Meditation is one of those cloudy areas of personal development that people shy away from because the conception (or misconception) is that meditation is spooky or weird. That is far from the truth though. There are many levels of meditation, just like there are many levels of one’s individual thought process.
In ancient times, meditation was a daily part of life for many cultures. Now in Western cultures, meditation is a hot topic among those who have heard of its benefits toward prosperity in mostly health and wealth. But meditating to gain something can be a misleading practice for those who are just starting out in meditation. For myself and others who practice meditation, we have found that to begin meditation for goal setting is least important. What is most important in starting meditation is to understand meditation and why it works.
People do not agree on the definition of meditation. One theory is that meditation is a religion. Another theory is that meditation is a science. My theory: meditation is a practice – a practice of stillness. That is the definition that works for me. For those who need to understand meditation more and its origins, you won’t find it within this article. I would encourage you to continue your research on Google, at your local library, or even finding a meditation group on Meetup that is open to join. The fact that you are curious means there are probably more resources that can give you the answers you need.
This article is written from my experience with meditation. I am a thinker and I love knowledge. There is so much on the subject of meditation, from which great thinkers practiced to meditation, to meditation yoga poses, to meditation for children, to meditation for CEO’s, you name it and there is something somewhere that is written about meditation. I am not open to criticizing one teaching of meditation over another. I learned from an elder a long time ago:
In life, you need to lean how to eat the chicken and throw out the bones.
So I take the definition that what works for me from meditation, and leave alone that which doesn’t. From all the information I have read about meditation, one of the more consistent themes I have read is that mediation involves being still. That still definition is also called being silent or silencing the mind. So how does one silence the mind?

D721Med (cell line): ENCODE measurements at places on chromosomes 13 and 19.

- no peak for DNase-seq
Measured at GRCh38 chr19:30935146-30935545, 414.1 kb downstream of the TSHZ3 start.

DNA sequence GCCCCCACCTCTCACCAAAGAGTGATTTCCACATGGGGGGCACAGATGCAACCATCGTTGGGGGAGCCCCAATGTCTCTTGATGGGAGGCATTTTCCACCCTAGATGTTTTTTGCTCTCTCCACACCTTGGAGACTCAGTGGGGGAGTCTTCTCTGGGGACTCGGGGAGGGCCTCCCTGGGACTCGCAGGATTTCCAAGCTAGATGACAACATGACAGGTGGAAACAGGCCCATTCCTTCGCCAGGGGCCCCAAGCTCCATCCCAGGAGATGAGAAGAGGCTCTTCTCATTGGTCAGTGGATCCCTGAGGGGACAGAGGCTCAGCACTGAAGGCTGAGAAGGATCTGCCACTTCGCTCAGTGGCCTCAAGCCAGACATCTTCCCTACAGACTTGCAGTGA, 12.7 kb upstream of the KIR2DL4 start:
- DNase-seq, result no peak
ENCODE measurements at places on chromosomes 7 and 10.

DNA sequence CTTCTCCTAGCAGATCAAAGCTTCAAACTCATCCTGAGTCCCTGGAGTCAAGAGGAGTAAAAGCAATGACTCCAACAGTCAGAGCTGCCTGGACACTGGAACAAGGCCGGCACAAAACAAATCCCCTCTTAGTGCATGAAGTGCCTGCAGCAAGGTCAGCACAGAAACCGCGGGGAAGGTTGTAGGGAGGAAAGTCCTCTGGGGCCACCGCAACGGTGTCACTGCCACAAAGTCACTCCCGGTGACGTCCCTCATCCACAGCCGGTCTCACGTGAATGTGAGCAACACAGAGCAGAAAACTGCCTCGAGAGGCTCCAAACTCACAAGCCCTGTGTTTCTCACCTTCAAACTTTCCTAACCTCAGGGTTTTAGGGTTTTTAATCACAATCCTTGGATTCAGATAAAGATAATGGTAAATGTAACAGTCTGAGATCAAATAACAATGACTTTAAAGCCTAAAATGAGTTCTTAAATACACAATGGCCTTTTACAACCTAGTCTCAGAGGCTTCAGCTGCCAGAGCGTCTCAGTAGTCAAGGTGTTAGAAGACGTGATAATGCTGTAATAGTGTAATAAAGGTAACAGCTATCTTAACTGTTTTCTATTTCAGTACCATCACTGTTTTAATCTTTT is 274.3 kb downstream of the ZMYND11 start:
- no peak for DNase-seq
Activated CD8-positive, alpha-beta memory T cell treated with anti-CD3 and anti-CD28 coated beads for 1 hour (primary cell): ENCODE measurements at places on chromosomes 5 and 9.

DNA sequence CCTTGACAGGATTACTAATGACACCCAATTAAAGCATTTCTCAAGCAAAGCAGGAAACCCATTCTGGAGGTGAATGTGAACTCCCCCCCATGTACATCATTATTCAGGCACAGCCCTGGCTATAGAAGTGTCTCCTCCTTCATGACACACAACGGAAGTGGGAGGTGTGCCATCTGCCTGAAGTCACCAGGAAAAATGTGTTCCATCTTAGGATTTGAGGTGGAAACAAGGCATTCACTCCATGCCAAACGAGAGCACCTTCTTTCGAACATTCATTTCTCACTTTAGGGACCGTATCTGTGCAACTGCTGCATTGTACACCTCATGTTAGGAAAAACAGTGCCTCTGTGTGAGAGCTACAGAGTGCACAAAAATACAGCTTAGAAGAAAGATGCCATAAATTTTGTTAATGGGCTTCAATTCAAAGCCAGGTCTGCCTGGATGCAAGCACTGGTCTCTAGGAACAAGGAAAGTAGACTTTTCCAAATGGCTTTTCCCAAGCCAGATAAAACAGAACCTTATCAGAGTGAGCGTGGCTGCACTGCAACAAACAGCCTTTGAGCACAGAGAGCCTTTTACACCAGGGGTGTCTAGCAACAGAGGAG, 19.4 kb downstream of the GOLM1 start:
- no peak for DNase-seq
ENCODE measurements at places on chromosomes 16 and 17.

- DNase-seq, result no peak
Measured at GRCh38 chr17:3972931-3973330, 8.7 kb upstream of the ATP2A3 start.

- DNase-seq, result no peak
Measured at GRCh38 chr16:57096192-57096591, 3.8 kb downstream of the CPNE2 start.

One silences the mind by slowing down their thoughts. Sounds simple, right? Well it is not that simple. If you think of the comparison theory that the mind is more powerful than a computer, having billions of neurons that analyze and process information, then you know the challenge in doing something to halt all of that processing – as best you can. So how does one slow down their thoughts?
Probably the most popular method to slowing down one’s thoughts is to focus on something else, like breathing or anything else that doesn’t require any physical action. For example, some people focus on the waves of the ocean, the hum of the air conditioner, or the sound of the wind. I guess this focus can be on just about anything that is steady and continuous. This leads to the next point that this practice of stillness for longer periods of time is the catalyst for steady meditation.
In my study of mediation, I learned that if I am going to get the benefit of meditation (which for me is to be still and calm my mind), then I need to earnestly give myself the room and the opportunity to meditate. For those I know who practice meditation, meditation is a part of their life. They know that at some point during their day, they are going to meditate. One of my friends meditates twice a day because they have figured out that works best for them.